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IIT-Jodhpur researchers come up with deep learning-based cataract detection method


New Delhi, Apr 28 (PTI) Researchers at the Indian Institute of Technology (IIT) in Jodhpur have formulated a deep learning-based cataract detection method which is inexpensive and offers very high levels of accuracy. According to the research team, eye images acquired by low-cost near-infrared (NIR) cameras can aid in low-cost, easy-to-use and practical solutions for cataract detection. "The proposed multitask deep learning algorithm is inexpensive and results in very high levels of accuracy. This research presents a deep learning-based cataract detection method that involves iris segmentation and multitask network classification. The proposed segmentation algorithm efficiently and effectively detects non-ideal eye boundaries," said Richa Singh, Professor, Department of Computer Science and Engineering, IIT-Jodhpur.

Microsoft's Newest AI technology, "PeopleLens," is Helping Blind People See


The aim was to create a machine learning system to help blind people … They then used deep learning algorithms to train a computer vision model …

Deep learning algorithm shows accuracy in detecting glaucoma on fundus photographs


Automated deep learning analysis of fundus photographs showed high diagnostic accuracy in determining primary open-angle glaucoma, with increased ability to detect glaucoma earlier than human readers. A deep learning (DL) algorithm was trained, validated and tested on the fundus stereophotographs of participants enrolled in the Ocular Hypertension Treatment Study (OHTS), a randomized clinical trial evaluating the safety and efficacy of IOP-lowering medications in preventing progression from ocular hypertension to primary open-angle glaucoma (POAG). Assessment of optic disc and visual field changes in the OHTS was performed by two reading centers and a masked committee of glaucoma specialists, "a demanding, laborious and complicated task," according to the authors. The OHTS data set consisted of fundus photographs from 1,636 participants, of which 1,147 were included in the training set, 167 in the validation set and 322 in the test set. The DL model detected conversion to POAG with high diagnostic accuracy, suggesting that artificial intelligence can offer a reliable tool to automate the determination of glaucoma for clinical trial management, simplifying the process of human interpretation and, possibly, making it more standardized, objective and accurate.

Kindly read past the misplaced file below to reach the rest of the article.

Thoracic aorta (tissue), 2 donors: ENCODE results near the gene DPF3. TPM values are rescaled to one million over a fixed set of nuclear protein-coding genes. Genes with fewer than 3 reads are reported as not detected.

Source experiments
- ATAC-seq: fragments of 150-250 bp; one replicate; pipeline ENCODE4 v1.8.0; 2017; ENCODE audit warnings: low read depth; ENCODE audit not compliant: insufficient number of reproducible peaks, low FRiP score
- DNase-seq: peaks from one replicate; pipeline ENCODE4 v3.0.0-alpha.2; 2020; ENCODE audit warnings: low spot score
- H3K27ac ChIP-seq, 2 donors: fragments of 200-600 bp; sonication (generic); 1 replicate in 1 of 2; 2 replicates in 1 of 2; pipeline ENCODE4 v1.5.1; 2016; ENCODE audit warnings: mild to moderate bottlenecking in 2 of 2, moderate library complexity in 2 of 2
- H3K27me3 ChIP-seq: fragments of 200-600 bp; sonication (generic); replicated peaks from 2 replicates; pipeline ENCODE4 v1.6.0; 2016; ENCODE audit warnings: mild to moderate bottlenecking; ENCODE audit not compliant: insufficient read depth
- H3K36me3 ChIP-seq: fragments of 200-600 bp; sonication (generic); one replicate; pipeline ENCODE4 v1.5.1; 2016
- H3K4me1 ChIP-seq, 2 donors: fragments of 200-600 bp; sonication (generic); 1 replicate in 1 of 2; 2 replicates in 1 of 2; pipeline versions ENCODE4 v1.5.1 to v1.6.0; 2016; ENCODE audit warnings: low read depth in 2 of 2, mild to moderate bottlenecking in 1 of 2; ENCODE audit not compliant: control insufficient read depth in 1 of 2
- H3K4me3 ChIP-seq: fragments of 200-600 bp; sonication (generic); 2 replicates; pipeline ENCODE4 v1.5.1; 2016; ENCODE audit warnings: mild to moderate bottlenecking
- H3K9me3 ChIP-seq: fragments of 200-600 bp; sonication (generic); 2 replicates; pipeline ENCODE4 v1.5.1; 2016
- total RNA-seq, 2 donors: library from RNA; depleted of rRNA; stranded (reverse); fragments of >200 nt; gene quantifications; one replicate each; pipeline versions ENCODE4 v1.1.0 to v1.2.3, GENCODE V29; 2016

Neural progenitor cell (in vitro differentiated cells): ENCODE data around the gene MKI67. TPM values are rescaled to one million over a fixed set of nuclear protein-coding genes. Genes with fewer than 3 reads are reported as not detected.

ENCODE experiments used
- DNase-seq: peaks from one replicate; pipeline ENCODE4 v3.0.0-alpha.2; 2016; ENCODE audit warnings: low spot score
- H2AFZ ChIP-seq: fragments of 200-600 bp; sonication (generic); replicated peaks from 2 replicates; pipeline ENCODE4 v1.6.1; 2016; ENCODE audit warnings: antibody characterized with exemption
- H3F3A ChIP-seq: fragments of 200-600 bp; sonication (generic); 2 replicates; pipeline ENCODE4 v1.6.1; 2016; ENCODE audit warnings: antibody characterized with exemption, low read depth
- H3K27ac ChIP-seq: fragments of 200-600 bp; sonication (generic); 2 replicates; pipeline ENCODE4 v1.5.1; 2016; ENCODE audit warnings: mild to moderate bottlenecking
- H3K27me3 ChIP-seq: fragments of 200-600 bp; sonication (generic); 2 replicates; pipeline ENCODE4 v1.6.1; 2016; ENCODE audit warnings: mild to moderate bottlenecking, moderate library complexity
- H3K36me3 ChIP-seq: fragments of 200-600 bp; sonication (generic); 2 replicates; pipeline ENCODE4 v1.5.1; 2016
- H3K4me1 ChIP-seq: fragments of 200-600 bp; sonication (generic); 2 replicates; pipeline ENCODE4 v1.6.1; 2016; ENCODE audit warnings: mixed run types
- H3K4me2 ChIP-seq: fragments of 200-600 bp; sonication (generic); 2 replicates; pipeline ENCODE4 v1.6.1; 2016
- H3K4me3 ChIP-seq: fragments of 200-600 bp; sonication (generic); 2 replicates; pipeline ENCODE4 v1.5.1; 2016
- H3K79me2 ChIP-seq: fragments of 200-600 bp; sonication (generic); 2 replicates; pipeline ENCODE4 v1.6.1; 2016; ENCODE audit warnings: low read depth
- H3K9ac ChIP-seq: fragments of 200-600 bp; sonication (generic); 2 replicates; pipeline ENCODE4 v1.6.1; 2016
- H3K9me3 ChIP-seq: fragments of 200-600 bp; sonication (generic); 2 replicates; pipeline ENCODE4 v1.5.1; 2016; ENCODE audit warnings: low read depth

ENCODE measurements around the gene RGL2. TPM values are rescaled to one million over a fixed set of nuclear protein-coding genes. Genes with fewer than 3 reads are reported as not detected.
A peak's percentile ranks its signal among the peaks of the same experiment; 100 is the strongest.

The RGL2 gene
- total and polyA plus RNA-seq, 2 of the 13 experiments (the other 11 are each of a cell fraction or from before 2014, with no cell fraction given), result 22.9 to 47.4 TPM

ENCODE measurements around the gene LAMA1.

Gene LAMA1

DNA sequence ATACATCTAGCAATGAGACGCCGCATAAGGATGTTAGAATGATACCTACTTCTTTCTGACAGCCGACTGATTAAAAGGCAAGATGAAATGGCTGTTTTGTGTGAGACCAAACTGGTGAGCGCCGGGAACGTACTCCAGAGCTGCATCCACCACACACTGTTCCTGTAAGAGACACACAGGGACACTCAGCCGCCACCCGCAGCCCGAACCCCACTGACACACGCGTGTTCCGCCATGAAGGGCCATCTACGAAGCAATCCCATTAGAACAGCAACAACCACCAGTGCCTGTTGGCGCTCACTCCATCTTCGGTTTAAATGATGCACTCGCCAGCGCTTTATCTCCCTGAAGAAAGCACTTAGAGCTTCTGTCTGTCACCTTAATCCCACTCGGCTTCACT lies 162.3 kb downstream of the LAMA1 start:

AI Detects Diabetic Retinopathy in Real-Time


By 2050, the National Institute of Health (NIH) National Eye Institute estimates that 14.6 million Americans will have diabetic retinopathy. A new study published in The Lancet demonstrates how artificial intelligence (AI) machine learning can screen in real-time for diabetic retinopathy--a leading cause of preventable blindness, particularly in areas with low-income or middle-income economies. According to the Centers for Disease Control (CDC), one in four American adults with vision loss reported anxiety or depression. Moreover, vision loss has been linked to fear, anxiety, worry, social isolation, and loneliness. Scientists affiliated with Google Health and their collaborators applied artificial intelligence (AI) machine learning to detect one of the most common causes of preventable blindness--diabetic retinopathy.

Deep learning analysis detects diabetic retinopathy on ultra-widefield scanning laser …


During her talk at Angiogenesis, Dr. Loewenstein outlines how artificial intelligence could revolutionize diabetic retinopathy screening.


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We proposed a deep learning method for interpretable diabetic retinopathy (DR) detection. The visual-interpretable feature of the proposed method is achieved by adding the regression activation map (RAM) after the global averaging pooling layer of the convolutional networks (CNN). With RAM, the proposed model can localize the discriminative regions of an retina image to show the specific region of interest in terms of its severity level. We believe this advantage of the proposed deep learning model is highly desired for DR detection because in practice, users are not only interested with high prediction performance, but also keen to understand the insights of DR detection and why the adopted learning model works. In the experiments conducted on a large scale of retina image dataset, we show that the proposed CNN model can achieve high performance on DR detection compared with the state-of-the-art while achieving the merits of providing the RAM to highlight the salient regions of the input image.

Deep learning applications in clinical ophthalmology - PubMed